TITLE

Unprogrammed Decision Making

AUTHOR(S)
Soelberg, Peer
PUB. DATE
December 1966
SOURCE
Academy of Management Proceedings (00650668);1966, p3
SOURCE TYPE
Conference Proceeding
DOC. TYPE
Proceeding
ABSTRACT
The management of most company's daily operations abounds with highly programmed decisions: Consider merely the highly routinized rules that normally guide the everyday management of inventories, production schedules, machine and manpower allocations, cost estimation, mark-up pricing, etc. The more famous scientific description of a case of highly programmed decision making is perhaps G.P.E. Clarkson's, in which it was demonstrated that the portfolio selection decisions made by a bank trust investment officer were so well programmed that his decisions could be predicted by a computer, six months after his investment rules had been elicited by an interviewee.[2] This study, in contrast. focuses on highly unprogrammed decision making. This is a subject that usually gets relegated to the mystical realm, managerial "judgement". Critical decisions are produced every day for which the decision maker (Dm) has available no identifiable rules or pre-programmed decision procedure.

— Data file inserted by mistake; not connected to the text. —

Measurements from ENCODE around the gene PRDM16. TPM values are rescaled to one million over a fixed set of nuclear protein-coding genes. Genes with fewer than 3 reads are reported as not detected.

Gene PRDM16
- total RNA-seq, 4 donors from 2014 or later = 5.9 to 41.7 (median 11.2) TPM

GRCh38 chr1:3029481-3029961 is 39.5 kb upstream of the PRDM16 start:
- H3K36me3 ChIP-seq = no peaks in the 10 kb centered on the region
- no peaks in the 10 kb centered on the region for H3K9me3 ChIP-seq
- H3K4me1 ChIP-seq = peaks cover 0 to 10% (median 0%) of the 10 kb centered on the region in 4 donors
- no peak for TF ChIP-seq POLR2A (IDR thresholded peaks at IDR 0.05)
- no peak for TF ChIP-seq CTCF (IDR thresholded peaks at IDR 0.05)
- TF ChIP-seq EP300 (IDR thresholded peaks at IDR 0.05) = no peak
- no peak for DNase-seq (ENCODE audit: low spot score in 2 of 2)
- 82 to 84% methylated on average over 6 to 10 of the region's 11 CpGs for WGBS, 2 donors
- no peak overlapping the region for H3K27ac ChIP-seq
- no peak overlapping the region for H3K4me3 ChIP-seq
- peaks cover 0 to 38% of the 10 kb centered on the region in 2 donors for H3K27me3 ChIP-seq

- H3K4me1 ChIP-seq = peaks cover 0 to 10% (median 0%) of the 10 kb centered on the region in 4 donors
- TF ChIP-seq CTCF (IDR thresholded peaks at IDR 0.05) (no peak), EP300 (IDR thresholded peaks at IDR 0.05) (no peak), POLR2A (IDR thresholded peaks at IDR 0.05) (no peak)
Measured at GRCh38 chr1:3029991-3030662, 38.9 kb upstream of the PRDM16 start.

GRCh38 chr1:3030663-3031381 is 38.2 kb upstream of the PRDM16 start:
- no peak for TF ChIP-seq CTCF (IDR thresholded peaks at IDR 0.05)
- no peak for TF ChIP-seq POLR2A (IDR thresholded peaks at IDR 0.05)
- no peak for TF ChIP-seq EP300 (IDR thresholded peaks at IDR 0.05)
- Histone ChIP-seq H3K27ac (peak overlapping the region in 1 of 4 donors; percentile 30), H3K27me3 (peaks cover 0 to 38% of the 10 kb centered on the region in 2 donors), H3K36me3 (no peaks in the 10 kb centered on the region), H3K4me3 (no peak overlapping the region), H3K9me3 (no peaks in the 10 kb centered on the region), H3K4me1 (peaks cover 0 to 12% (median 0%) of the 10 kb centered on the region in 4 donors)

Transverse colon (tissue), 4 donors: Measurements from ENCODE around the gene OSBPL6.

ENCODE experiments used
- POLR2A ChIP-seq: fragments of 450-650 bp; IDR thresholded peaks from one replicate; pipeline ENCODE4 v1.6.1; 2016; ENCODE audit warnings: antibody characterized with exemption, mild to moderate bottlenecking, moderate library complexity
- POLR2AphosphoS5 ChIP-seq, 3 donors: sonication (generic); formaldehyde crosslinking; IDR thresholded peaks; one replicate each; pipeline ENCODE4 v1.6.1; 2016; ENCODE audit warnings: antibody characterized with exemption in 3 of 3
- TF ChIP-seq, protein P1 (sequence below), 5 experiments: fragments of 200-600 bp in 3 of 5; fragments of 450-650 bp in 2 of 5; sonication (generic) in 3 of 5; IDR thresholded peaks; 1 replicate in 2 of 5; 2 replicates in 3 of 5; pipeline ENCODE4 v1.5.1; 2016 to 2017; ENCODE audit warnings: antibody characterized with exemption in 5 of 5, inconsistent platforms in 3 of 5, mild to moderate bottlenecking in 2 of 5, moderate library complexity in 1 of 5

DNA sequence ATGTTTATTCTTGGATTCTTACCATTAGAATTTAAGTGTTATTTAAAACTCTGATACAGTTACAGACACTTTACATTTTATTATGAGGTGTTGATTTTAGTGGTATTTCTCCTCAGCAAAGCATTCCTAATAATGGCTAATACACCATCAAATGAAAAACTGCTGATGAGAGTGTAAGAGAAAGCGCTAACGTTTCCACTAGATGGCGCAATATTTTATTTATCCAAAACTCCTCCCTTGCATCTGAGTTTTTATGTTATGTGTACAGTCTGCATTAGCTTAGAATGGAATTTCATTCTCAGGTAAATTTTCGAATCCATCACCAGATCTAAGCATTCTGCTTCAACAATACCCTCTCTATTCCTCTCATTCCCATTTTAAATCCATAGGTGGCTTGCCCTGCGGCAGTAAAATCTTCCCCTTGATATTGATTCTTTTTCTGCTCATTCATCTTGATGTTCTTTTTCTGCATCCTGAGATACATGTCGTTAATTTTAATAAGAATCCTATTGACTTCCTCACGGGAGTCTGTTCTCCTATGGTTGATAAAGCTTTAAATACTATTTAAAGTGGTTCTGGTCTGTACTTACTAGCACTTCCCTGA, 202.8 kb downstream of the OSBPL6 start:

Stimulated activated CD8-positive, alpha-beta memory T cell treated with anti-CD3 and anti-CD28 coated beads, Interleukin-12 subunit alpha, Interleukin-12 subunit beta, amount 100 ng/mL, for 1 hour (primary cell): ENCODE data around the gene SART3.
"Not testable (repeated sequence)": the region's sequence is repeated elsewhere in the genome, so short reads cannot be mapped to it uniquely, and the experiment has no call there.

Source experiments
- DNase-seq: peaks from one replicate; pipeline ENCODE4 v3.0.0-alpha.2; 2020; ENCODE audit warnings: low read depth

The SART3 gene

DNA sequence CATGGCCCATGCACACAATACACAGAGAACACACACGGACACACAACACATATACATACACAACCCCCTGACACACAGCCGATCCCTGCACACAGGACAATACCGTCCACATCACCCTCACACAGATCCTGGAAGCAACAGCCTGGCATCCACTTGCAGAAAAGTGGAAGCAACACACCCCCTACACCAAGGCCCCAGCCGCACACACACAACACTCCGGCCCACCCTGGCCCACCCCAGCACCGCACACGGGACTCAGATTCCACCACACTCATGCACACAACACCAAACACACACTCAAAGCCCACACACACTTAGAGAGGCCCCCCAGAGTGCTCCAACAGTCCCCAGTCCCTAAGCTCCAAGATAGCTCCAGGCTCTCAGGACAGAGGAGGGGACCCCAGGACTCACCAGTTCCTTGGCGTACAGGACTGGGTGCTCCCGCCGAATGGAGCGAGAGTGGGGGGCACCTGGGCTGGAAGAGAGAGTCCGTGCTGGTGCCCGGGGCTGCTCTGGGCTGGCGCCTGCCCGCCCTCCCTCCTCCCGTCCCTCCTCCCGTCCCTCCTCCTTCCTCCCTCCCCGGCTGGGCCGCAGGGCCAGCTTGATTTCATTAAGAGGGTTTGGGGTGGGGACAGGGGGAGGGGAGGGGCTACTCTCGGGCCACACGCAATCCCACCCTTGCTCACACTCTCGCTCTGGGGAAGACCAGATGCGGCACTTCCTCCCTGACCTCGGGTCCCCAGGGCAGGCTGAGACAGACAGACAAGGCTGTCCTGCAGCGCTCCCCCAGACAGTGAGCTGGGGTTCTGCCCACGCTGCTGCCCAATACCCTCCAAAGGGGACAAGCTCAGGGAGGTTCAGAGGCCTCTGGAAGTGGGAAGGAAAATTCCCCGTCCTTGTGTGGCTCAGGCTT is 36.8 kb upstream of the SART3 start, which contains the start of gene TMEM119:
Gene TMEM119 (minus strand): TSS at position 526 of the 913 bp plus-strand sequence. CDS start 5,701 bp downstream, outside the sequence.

ACCESSION #
4980853

 

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